Path-dependent reductions in CO2 emission budgets caused by permafrost carbon release

Gasser, T. ORCID:, Kechiar, M., Ciais, P., Burke, E.J., Kleinen, T., Zhu, D., Huang, Y., Ekici, A., et al. (2018). Path-dependent reductions in CO2 emission budgets caused by permafrost carbon release. Nature Geoscience 11 830-835. 10.1038/s41561-018-0227-0.

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Project: Effects of phosphorus limitations on Life, Earth system and Society (IMBALANCE-P, FP7 610028), Coordinated Research in Earth Systems and Climate: Experiments (CRESCENDO, H2020 641816)


Emission budgets are defined as the cumulative amount of anthropogenic CO2 emission compatible with a global temperature change target. The simplicity of the concept has made it attractive to policy-makers, yet it relies on a linear approximation of the global carbon-climate system’s response to anthropogenic CO2 emissions. Here, we investigate how emission budgets are impacted by inclusion of CO2 and CH4 emissions caused by permafrost thaw, a non-linear and tipping process of the Earth system. We use the compact Earth system model OSCAR v2.2.1 in which parameterization of permafrost thaw, soil organic matter decomposition, and CO2 and CH4 emission was introduced, based on four complex land surface models that specifically represent high-latitude processes. We find that permafrost carbon release makes emission budgets path-dependent (i.e. budgets also depend on the pathway followed to reach the target). The median remaining budget for the 2°C target is reduced by 8% [1–25%] if the target is avoided and net negative emissions prove feasible, by 13% [2–34%] if they do not prove feasible, by 16% [3–44%] if the target is overshot by 0.5°C, and by 25% [5–63%] if it is by 1°C. (Uncertainties are the minimum-to-maximum range across permafrost models and scenarios.) For the 1.5°C target, reductions in the median remaining budget range from ~10% to more than 100%. We conclude that the world is closer to exceeding the budget for the long-term target of the Paris climate agreement than previously thought.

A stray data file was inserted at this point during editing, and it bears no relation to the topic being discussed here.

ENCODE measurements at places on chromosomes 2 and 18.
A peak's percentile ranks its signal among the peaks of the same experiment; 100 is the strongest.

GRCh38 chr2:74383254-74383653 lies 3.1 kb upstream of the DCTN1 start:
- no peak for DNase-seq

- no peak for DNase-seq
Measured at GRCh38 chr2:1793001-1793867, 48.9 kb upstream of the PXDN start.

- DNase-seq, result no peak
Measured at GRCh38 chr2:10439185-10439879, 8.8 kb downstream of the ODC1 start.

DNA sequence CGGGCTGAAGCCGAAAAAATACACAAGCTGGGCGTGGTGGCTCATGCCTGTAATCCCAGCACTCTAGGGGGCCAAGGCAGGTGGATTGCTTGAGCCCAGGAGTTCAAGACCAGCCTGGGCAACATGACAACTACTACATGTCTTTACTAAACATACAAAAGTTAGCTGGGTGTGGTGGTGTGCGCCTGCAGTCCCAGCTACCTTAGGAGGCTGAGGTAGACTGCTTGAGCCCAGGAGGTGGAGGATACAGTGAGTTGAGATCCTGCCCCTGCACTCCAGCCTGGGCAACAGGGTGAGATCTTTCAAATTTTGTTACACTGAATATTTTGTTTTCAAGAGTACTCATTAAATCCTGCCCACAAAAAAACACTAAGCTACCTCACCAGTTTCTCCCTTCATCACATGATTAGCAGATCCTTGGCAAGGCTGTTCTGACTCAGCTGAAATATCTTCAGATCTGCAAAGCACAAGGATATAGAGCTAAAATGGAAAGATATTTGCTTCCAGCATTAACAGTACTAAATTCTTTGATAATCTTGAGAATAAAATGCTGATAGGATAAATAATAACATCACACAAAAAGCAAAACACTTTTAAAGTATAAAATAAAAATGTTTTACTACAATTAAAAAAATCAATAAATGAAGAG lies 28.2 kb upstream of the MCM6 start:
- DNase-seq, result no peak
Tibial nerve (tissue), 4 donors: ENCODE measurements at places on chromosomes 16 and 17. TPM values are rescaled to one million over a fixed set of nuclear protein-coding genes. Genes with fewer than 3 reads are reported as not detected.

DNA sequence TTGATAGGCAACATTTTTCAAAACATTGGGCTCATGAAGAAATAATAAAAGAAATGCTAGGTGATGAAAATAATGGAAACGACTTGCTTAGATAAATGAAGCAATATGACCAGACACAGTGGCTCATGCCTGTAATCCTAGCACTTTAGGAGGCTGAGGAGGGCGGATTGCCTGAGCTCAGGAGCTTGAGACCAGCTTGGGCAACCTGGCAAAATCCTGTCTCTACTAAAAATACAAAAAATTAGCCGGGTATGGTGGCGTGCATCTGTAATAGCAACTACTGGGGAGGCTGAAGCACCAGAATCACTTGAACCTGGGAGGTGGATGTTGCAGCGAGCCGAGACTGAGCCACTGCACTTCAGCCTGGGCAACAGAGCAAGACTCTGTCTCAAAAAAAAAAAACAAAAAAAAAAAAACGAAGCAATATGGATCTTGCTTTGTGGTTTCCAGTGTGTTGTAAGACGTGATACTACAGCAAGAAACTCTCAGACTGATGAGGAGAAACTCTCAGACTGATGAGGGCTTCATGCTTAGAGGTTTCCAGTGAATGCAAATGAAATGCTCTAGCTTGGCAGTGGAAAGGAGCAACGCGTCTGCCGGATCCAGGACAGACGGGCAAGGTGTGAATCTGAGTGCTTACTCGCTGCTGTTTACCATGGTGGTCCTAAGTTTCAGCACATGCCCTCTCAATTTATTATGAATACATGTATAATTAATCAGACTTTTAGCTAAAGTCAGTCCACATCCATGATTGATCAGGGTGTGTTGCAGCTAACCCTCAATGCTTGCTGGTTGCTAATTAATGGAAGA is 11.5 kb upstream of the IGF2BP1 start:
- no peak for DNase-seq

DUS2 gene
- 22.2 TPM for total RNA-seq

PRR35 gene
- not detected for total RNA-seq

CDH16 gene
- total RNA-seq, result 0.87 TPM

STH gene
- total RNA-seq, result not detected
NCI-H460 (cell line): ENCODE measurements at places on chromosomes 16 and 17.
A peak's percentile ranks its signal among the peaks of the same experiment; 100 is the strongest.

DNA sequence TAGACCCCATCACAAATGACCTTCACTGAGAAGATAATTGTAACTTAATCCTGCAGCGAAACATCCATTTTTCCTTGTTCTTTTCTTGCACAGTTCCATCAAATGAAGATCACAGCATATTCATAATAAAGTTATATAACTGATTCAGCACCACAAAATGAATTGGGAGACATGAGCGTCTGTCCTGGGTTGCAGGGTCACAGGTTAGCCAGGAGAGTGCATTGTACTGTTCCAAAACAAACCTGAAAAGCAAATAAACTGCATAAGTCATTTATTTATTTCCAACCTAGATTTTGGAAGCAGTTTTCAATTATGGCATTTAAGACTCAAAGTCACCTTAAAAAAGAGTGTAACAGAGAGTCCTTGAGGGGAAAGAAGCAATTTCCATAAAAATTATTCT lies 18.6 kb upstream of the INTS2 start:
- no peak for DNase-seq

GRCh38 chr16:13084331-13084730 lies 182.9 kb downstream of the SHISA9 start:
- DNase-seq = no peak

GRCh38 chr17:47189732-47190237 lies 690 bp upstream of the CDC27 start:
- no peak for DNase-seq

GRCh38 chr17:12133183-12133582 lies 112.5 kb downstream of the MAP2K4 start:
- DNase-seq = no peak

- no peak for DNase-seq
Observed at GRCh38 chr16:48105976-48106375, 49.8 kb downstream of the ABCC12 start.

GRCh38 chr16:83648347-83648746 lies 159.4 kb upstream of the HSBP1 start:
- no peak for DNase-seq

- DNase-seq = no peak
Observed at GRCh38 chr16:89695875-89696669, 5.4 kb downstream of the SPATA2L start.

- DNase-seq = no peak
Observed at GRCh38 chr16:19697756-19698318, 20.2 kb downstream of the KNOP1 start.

Item Type: Article
Research Programs: Ecosystems Services and Management (ESM)
Depositing User: Luke Kirwan
Date Deposited: 13 Sep 2018 06:12
Last Modified: 27 Aug 2021 17:30

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